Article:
A few weeks ago at the Dupont farmers' market, I got to talking with my friend Bev about how much I'd enjoyed the lamb with which he'd supplied me for the Irish stew dinner. At one point, I suggested that more folks would be chasing him down for lamb necks if only they knew what to do with the inexpensive, meaty cuts. I also pointed out that though his meats are consistently stellar, his website was a little lean on content. (Hah. You must've seen that one coming.) Not a lot of recipes or recent blog posts, anyway.
About an hour later, as we sat yapping on the back of the Eco-Friendly Foods truck, a plan had formed: every few weeks, Bev would supply me with some of the less common cuts of meat and I would take them home and fiddle with a few different recipes. If things turned out well, I'd write things up and send along the recipe. If my experiment happened to go horribly amiss, at least then I could offer ways NOT to prepare certain cuts. Either way, it would mean more opportunities to hang out with my carnivorous dad (and mom, who is a good sport), along with some other adventurous cooking friends.
If you've been following this blog for any length of time, you know that I have been pretty adamant in recent years about not being wasteful, but until recently I've been focused on things like saving veggie scraps to make stock and composting. I have grappled a few different times during my life with the complicated idea of eating meat and how it fits with my beliefs. During high school and college I was a vegetarian. Many years later on the bikeable feast cross-country trip, as a means of really understanding what gets meat to my plate I participated in the butchering of chickens. I have finally settled on eating very little meat, and when I do eat it, sourcing responsibly raised meat from local farmers and chefs I know and trust. I believe in using the whole animal if it's going to give its life to feed us. And yet, outside of tasting some chili and lime fried pig ear that the chef sent to my table at Barcelona about a year and a half ago I have not really participated in the whole "nose to tail" movement.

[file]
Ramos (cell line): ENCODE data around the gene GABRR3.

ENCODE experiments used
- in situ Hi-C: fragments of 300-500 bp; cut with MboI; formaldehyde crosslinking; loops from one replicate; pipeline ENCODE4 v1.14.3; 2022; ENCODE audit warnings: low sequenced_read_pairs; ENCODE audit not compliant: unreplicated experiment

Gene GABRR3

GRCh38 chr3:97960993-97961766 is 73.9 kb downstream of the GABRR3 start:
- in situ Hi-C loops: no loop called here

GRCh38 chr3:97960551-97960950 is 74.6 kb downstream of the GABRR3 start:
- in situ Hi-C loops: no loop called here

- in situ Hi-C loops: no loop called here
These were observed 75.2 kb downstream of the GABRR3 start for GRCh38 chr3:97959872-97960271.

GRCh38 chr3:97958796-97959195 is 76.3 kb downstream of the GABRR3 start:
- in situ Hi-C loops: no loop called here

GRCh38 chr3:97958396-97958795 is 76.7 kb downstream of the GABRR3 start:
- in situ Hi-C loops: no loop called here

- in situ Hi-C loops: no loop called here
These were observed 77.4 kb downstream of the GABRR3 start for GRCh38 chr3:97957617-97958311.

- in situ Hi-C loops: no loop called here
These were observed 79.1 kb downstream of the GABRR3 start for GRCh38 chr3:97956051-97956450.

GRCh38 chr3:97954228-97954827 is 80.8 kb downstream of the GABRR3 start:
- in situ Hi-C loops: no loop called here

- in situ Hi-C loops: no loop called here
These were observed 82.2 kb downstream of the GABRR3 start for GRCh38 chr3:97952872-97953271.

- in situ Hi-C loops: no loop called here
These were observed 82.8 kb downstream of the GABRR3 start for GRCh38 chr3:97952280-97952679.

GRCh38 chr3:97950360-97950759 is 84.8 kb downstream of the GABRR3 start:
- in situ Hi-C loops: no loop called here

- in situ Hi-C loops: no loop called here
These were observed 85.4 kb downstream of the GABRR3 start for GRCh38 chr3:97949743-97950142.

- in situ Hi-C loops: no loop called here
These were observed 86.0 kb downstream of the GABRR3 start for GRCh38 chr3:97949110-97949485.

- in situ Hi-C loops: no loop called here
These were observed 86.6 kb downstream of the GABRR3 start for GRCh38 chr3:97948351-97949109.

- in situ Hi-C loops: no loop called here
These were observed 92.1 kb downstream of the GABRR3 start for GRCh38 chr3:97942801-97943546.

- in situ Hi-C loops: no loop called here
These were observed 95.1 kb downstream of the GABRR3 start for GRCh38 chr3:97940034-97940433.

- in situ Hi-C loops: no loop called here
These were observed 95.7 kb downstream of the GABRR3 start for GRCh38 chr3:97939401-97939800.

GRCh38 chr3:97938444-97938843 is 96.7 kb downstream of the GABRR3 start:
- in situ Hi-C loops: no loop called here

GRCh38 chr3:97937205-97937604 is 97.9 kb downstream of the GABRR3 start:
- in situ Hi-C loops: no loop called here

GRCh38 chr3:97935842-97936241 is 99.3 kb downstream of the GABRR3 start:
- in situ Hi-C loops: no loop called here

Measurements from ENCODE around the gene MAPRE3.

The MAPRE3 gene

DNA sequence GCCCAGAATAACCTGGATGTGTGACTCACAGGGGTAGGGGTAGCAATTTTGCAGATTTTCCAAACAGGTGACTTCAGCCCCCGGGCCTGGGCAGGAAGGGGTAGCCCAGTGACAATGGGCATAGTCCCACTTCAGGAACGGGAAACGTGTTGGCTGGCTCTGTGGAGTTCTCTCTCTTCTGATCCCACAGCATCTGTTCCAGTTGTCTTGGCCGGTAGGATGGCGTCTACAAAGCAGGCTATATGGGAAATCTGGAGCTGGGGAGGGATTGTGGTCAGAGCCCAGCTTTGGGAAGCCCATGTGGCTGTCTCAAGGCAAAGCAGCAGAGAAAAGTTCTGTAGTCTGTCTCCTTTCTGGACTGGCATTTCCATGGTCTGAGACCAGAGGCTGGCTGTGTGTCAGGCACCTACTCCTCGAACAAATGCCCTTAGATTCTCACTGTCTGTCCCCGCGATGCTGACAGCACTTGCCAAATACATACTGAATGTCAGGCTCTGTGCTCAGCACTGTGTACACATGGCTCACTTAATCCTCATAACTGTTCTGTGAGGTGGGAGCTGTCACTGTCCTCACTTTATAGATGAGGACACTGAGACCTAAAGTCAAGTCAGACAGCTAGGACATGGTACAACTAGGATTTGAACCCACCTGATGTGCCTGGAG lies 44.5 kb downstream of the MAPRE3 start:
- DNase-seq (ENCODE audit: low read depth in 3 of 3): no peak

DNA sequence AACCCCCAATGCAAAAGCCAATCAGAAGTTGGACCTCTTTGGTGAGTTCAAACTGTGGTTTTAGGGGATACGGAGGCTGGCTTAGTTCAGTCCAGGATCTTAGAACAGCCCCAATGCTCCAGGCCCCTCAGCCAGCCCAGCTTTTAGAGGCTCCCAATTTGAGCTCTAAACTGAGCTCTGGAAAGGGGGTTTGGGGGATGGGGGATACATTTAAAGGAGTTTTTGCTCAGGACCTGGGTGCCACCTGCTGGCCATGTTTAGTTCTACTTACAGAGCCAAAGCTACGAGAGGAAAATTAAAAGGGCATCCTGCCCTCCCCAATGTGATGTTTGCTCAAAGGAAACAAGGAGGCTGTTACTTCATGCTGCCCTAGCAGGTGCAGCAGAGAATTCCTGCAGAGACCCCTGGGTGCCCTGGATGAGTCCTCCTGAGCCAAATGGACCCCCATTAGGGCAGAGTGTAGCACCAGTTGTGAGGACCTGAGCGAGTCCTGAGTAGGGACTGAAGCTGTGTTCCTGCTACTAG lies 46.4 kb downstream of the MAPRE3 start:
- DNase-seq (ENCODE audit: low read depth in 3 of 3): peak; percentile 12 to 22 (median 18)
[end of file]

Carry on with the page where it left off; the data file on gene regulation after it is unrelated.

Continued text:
Now, in an interesting turn of events, it's looking like coming months may feature pigs feet, jowl, face bacon, and some of the organ meats. (No liver, though -- I can't handle the smell of it, never mind the texture or the fact that it is the organ that absorbs all of the body's poisons. I can't get past that, sorry. I will leave others to enjoy pâté and liverwurst.) From the get go, Bev tried to talk me into making haggis, which I had managed to avoid on my travels through Scotland. If I can cobble together a version without liver I may try that in a few months, but I'm going to need to work up to it. My dad, upon hearing this latest culinary development, was especially excited about the prospect of making traditional Iraqi dishes with harder to find animal parts, and I had to talk him out of the stuffed lamb stomach for Round 1 -- I'm going to need to work up to that one, too. Mom will likely be sending some traditional, meaty Polish recipes my way soon. My friend Kathryn is already talking about smoked pigs feet for Round 2. (Meanwhile, I think I'm starting to fall for a cute vegan. It's going to be an interesting few months coming up....)
Bev's hinting about bringing me some pork shanks next weekend. Stay tuned!